Between Tekno and the Strip Culture


Yinka Olatunbosun

“The government of Lagos State, under the leadership of Governor Babajide Sanwo-Olu, has zero tolerance for any slightest attempt by anyone, under any guise to debase the moral fabric of our dear state.’’ That was part of the response of the state authorities to the viral video showing half-clad women pole dancing inside a transparent outdoor display truck in Lagos. Spotted at the Toll Gate Plaza along the Lekki-Epe Expressway, it was found to have been a video shoot for the recording artist, Tekno. Famed for hit songs such as “Duro”, “Pana”, “Diana” and “Jogodo”, Tekno’s antics with the strippers was received with mixed reaction of moral outrage and lusty excitement.

Strip culture is exceedingly popular in Lagos with the proliferation of many unlicensed strip bars. Whether intended or not, parading half-clad women in transparent automobile is just an attempt by the artist to zoom in on an already existing culture. Most residential areas have several strip bars; in some cases, the pole dancers are not dignified or hidden from the view of passers-by. Once, a popular strip club owner in Lagos boasted that undergraduate girls who work as strippers in his club make an average of N150,000 per day. That’s enough motivation for any woman already eyeing the pole.

The pole dancer gets paid by aroused viewer who is usually generous with cash and lavishes it on the dancer’s butt, bust or other supposedly private part of the dancer’s body. Strip culture is a prominent part of pop culture across the globe as some artists rely on such sexually explicit material to make commercially successful music. Pharrel, R.Kelly, Future, Pitbull, Rihanna, Lil Wayne, Ludacris, Meek Mill are some of the numerous examples of pop and hip-hop icons who have embraced the strip culture in their music videos.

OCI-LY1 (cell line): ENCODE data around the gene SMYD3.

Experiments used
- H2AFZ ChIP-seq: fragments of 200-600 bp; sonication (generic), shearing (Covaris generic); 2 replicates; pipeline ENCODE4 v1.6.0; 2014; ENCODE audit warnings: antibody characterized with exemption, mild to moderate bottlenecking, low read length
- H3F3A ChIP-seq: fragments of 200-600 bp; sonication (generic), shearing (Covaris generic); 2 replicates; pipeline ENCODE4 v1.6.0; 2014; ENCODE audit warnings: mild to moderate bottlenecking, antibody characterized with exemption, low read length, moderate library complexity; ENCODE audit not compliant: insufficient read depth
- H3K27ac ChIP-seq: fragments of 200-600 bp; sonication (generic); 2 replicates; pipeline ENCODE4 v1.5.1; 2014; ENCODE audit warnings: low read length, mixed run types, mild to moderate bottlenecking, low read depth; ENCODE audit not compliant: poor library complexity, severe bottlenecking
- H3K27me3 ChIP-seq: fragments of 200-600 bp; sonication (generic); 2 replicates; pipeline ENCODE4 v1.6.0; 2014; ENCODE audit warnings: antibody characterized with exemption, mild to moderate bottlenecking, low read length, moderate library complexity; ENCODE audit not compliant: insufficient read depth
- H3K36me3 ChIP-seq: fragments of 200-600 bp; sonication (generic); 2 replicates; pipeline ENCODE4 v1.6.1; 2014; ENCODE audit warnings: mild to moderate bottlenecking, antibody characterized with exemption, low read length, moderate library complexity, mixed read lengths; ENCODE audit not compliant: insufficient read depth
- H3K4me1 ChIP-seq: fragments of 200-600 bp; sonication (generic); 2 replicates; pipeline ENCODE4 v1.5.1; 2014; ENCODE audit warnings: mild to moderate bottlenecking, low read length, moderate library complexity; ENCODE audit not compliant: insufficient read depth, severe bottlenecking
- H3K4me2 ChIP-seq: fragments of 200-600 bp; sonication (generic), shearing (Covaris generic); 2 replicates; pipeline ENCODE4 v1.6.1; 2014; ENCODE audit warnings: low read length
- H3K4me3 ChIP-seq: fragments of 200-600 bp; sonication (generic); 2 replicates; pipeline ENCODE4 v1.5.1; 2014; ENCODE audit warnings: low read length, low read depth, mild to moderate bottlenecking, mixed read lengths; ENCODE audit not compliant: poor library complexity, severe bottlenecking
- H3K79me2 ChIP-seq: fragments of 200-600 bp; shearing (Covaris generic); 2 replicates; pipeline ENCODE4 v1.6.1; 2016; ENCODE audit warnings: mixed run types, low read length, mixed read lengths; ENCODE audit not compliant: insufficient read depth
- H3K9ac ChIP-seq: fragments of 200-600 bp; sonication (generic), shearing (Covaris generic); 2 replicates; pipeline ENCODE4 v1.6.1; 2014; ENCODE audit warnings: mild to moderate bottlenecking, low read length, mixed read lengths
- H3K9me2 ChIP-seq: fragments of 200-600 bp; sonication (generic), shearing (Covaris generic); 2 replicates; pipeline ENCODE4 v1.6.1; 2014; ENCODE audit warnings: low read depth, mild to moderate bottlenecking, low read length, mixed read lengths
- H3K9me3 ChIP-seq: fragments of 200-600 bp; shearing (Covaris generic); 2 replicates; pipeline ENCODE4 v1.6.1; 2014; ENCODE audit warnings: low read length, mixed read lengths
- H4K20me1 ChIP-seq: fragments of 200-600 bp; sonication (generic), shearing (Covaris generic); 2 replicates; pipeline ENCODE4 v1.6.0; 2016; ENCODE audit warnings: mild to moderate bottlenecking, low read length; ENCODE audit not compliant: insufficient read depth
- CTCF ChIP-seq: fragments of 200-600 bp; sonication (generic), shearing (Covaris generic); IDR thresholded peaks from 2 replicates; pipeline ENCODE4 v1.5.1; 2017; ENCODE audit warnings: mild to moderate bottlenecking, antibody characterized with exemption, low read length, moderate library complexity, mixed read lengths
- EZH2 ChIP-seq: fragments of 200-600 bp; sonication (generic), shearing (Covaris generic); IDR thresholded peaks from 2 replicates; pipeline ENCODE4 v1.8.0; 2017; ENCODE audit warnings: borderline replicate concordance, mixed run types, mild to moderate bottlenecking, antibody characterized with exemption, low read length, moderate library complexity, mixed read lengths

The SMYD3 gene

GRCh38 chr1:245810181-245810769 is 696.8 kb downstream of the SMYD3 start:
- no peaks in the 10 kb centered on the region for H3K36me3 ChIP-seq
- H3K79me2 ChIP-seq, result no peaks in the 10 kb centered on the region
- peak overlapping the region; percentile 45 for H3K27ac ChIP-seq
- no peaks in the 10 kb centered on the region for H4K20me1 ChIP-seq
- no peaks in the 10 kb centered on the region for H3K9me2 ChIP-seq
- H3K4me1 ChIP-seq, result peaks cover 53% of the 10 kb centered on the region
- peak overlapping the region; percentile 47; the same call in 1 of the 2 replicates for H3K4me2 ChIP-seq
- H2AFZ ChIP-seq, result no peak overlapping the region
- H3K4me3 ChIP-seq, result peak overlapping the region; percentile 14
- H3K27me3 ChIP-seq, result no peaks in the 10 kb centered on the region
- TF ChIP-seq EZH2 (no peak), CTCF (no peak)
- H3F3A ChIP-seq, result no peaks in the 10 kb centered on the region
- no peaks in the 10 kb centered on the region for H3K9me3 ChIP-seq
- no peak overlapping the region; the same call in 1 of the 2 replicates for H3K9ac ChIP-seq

The story is not different in some music videos made by Nigerian artists. Wande Coal’s Turkey Nla, Dammy Krane’s “In case of Incasity” and Reminisce’s “Tesojue” are a few examples of videos influenced by the strip culture. But none of these artists had the effrontery of Tekno. Tekno allowed his youthfulness to get the better side of him. He didn’t realise how other women might be sensitive to seeing their fellow women being groped and commodified in the full glare of the public. After all, it was past midnight. That must have explained his apology. If then we want to wield the moral stick, how far can we go? Should it be limited to indecent display on our streets?

Art is societal mirror. Today’s pop music is largely corrupted by sexually graphic lyrics that complement this strip culture. Radio and television stations play some of these songs and young children vocalise some of these abominable lyrics. Our popular culture is debased and women have been reduced to mere objects of sexual gratification. That is our dark reality. We have commissioned theatres in Lagos that are yet to serve the public and provide job opportunities. There is a large vacancy in the arts and culture sector that strip culture, regrettably, is filling.

Before indicting Tekno, we must look at the larger picture. The entertainment industry has glamourised the display of nudity or semi-nudity and rewarded it. If our government does not put the money where the brain is, the strip culture will hit us rudely again, perhaps not in a truck.